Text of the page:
Phenix City businessman C. Vance Perkins, who used a wheelchair because of multiple sclerosis, became an advocate for the disabled and served as an Olympic Torch bearer in 1996, died Tuesday at Columbus' Muscogee Manor and Rehabilitation Center, according to a notice from Striffler-Hamby Mortuary. He was 62.
Perkins owned The Record Keeper, which stored office files for other businesses. He was diagnosed with MS in 1985. By 1996, he could hardly walk farther than 25 feet without help, and had only limited use of his right hand. It didn't stop him from carrying the Olympic Torch, though he used a motorized scooter.
"I don't think of it as being that inspirational, but I guess it can be," he told a reporter that year. "There are people who are in wheelchairs who inspire me and people who are not in wheelchairs who inspire me."
But he wanted people in wheelchairs to feel as much a part of society as everyone else. In another interview on bearing the torch, he said: "Even though I am disabled, I can participate in community activities, and carrying the torch illustrates all that I can do and achieve."
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He made that point clear during a visit to students at Phenix City's Westview Elementary School: "I can't run. I can't jump. But still, I was chosen," he said of the torch relay. "Even though I'm in a wheelchair, it didn't stop me from being chosen."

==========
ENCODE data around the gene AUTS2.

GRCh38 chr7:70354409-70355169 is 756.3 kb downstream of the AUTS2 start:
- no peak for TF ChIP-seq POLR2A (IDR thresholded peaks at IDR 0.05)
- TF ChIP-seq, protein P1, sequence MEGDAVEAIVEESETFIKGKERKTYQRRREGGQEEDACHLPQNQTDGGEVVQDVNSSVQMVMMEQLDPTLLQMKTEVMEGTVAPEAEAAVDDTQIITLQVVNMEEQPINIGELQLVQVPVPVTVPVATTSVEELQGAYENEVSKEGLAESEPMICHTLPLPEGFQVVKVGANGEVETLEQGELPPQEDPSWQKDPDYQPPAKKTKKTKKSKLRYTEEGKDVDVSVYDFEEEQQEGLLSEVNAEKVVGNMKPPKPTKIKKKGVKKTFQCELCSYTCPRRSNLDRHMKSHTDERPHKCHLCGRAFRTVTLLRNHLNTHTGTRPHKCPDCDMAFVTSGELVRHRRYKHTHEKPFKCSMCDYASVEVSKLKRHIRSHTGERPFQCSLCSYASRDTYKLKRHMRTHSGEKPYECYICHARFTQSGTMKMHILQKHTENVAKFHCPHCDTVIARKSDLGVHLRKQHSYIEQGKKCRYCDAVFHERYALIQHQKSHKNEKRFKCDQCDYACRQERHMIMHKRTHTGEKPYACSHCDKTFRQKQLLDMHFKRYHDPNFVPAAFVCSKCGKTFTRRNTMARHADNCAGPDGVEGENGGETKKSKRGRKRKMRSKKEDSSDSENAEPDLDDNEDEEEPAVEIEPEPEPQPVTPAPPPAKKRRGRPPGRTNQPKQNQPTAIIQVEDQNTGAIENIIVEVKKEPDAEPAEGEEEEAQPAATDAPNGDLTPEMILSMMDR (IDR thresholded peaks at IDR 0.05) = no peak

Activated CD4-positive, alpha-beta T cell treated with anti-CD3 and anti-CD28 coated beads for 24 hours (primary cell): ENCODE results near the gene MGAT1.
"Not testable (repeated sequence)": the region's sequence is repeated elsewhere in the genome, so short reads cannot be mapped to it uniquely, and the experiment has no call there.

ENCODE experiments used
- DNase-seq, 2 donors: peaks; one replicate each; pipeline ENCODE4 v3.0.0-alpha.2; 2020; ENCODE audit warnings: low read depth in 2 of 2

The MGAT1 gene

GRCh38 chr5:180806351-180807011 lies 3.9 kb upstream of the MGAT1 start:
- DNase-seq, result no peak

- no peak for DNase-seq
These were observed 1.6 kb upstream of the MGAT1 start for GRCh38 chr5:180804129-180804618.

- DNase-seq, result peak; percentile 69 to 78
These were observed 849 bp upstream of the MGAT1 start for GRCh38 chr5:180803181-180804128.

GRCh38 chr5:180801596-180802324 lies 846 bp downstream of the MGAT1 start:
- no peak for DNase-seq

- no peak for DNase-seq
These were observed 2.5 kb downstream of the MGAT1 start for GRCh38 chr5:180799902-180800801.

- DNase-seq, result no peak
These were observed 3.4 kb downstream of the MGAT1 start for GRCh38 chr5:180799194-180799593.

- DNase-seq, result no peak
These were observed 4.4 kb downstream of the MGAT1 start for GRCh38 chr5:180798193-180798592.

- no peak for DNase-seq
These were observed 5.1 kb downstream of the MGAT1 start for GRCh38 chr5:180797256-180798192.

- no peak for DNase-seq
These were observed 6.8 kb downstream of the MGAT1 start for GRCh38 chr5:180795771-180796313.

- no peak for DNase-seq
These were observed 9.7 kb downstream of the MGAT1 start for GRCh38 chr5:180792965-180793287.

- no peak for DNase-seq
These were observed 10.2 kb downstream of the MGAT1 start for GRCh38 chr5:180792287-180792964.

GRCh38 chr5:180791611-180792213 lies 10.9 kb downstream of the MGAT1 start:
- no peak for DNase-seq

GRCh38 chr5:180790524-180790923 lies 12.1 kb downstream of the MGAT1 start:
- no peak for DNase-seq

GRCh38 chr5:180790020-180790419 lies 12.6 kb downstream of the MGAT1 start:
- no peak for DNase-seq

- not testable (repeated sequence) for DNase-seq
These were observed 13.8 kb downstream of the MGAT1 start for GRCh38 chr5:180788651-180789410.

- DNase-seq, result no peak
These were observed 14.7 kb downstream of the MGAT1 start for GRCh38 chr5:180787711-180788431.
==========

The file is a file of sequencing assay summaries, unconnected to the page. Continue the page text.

In 1997, he was appointed to an Americans with Disabilities Act committee after a Phenix City official told a 10-year-old girl with juvenile rheumatoid arthritis that she could not ride her tricycle on Idle Hour Park's paved trail. The child needed the tricycle to get around.
"I think there should be some sensitivity training," Perkins told a reporter, recounting his being pulled over once by a police officer:
"He said, 'Get out of the car,' and I told him I couldn't," Perkins said, chuckling. "I told him why, and asked him if he was willing to help me stand up."
The nerve disease from which he suffered never quelled his spirit, said Howard Foxworth, who managed Perkins' business.
"He had a really optimistic outlook on life," Foxworth said. "He didn't let his problems affect him that much. He always greeted people with a good smile, always had an attitude that he could accomplish what he needed to, and he did very well."
A memorial service will be 2 p.m. Saturday at Columbus' First Baptist Church.